Hologram staff to get flyers through security
At the U.K.'s Manchester airport, hologrammed versions of airport staff will attempt to help passengers have the correct amount of liquid in their carry-ons.
For me, it's the American Airlines check-in staff in Miami. For some reason, they seem to function in such chaos that they are desperate for you, the passenger, to have as miserable a time as they seem to be having.
For you, it might be another airport whose staff members make you wish that the nice, but very firm, lady from Tabatha's Salon Takeover would perform a flyover atop their attitude.
Now some enterprising, technology-loving Brits are attempting to see if virtual staff can be more helpful than the skin-and-boned.
From this week, passengers in Terminal 1 of Manchester airport will be greeted by smiling, happy, and possibly even helpful airport staff. For they will be holograms of the real staff, presumably created to reflect their brightest, most cheerful selves.
According to Sky News, the airport was inspired by hologram tricks used by the band Gorillaz into creating staff holograms that will make you feel you are not in a very unpleasant airport jungle.
The airport has worked with a company called Musion, which has helped the Black-Eyed Peas and outdid itself when its technology was used to bring Frank Sinatra back from the dead so Simon Cowell could enjoy his singing (and, perhaps, critique it) on his 50th birthday.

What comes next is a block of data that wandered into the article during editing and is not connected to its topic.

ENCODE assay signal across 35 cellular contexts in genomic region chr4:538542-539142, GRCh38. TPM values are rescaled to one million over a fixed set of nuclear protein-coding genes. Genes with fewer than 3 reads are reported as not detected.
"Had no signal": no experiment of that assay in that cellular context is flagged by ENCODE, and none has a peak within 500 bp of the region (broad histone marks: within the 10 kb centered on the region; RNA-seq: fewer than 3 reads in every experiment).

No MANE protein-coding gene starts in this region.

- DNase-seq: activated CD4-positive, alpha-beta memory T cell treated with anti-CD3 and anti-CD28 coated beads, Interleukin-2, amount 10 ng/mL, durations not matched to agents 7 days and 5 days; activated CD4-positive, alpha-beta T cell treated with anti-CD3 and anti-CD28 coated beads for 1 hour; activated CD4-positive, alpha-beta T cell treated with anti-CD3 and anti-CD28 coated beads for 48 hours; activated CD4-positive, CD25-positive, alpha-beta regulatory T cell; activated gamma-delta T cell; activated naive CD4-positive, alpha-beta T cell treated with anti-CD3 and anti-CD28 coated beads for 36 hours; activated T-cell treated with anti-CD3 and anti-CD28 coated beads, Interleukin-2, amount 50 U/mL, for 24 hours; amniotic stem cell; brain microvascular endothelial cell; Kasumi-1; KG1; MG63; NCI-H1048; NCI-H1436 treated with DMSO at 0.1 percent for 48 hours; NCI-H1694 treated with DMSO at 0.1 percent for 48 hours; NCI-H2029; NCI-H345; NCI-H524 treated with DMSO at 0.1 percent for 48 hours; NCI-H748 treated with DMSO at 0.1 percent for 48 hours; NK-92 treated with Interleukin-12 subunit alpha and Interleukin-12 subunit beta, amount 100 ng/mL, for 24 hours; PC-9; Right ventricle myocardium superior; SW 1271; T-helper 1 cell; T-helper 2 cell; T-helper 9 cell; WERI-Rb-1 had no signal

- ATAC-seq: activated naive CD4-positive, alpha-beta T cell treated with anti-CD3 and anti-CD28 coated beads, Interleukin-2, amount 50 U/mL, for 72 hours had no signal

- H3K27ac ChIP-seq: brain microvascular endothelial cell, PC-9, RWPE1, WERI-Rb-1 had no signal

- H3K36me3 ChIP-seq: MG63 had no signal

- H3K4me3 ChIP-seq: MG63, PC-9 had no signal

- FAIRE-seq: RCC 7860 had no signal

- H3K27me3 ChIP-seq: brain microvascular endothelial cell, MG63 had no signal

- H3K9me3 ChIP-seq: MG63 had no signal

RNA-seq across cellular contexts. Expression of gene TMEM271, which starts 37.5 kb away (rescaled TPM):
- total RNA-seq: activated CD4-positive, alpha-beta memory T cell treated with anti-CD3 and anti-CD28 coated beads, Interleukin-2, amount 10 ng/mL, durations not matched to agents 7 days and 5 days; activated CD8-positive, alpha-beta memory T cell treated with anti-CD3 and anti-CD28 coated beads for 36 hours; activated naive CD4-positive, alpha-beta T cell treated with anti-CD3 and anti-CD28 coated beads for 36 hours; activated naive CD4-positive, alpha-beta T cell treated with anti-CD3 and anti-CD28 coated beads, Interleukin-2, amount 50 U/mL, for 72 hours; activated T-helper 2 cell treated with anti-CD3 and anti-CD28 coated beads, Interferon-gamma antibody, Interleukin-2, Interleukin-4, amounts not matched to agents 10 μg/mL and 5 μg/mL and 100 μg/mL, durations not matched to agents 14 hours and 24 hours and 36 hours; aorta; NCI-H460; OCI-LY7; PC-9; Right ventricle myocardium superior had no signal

Julie Capper and John Walsh, the two airport employees chosen to be the models for this new form of passenger-herding, will for now remind passengers about current liquid restrictions, but any message can be recorded. If the pair seem slightly bemused that their virtual selves will be helping passengers have the right amount of liquid in their hand luggage.
Perhaps if their virtual versions perform well, Capper and Walsh might secure extra vacation. Indeed, Capper told Sky News: "I wonder if I can send it to meetings in my place and whether anyone will notice."
I wonder if anyone will notice whether they aren't real as they relay the faintly silly rules of engagement to those going through security. Still, if you've ever wanted to walk straight through the sometimes very busy bodies of certain airport staff, now you can go to Manchester and try a dry run.